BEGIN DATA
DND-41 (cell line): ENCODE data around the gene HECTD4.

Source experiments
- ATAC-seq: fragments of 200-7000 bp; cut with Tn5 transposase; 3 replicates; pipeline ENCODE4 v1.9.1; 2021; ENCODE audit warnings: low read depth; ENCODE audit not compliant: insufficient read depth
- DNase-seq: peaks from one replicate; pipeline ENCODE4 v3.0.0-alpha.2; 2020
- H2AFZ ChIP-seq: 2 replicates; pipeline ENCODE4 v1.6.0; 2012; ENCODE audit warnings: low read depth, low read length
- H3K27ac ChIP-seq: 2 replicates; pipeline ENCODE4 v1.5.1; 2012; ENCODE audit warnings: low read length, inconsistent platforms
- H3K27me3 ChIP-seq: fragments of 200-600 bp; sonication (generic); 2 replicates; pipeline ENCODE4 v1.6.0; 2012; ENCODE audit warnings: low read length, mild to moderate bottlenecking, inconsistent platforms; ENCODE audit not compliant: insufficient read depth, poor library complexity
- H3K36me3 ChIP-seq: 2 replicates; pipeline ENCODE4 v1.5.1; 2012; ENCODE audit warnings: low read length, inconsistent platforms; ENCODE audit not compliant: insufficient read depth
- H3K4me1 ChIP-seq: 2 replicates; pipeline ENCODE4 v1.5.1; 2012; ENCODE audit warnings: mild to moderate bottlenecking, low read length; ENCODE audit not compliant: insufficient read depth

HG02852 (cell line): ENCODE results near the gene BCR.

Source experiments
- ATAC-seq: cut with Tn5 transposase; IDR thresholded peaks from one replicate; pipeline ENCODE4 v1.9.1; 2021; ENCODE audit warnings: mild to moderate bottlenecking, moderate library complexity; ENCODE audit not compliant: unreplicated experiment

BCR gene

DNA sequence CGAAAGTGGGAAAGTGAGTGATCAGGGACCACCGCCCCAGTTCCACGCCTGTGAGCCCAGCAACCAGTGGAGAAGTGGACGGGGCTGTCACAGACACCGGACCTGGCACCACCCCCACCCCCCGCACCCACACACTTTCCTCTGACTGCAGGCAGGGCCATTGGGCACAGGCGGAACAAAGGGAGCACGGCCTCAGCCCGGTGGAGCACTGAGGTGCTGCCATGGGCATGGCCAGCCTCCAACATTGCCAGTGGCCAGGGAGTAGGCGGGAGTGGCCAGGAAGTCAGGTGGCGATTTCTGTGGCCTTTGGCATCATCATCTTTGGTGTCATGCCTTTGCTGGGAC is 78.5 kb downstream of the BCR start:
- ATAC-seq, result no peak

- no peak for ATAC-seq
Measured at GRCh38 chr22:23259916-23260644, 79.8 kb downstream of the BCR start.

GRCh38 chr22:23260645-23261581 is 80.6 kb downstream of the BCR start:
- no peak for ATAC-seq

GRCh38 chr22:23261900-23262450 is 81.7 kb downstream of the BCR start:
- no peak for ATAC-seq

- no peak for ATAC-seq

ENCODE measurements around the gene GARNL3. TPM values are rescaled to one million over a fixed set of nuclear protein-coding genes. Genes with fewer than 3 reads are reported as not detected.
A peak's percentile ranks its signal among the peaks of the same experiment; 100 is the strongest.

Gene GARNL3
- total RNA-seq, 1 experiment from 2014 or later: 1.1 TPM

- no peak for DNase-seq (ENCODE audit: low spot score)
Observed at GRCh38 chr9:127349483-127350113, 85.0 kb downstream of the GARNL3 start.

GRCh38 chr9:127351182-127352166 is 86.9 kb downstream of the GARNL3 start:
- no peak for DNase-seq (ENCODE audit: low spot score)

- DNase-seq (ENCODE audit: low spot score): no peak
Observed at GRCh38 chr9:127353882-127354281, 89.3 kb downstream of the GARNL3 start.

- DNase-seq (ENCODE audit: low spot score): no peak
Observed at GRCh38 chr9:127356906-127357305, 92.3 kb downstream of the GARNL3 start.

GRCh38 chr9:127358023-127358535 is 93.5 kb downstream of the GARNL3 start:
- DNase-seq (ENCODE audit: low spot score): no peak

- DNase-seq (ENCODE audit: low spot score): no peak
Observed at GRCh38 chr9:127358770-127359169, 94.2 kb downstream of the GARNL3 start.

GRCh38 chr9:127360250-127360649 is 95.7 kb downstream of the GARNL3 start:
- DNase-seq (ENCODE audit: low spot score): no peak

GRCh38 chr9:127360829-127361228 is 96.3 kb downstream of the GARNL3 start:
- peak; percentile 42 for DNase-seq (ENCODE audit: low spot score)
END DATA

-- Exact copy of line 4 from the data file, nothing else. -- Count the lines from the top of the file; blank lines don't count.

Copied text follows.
- DNase-seq: peaks from one replicate; pipeline ENCODE4 v3.0.0-alpha.2; 2020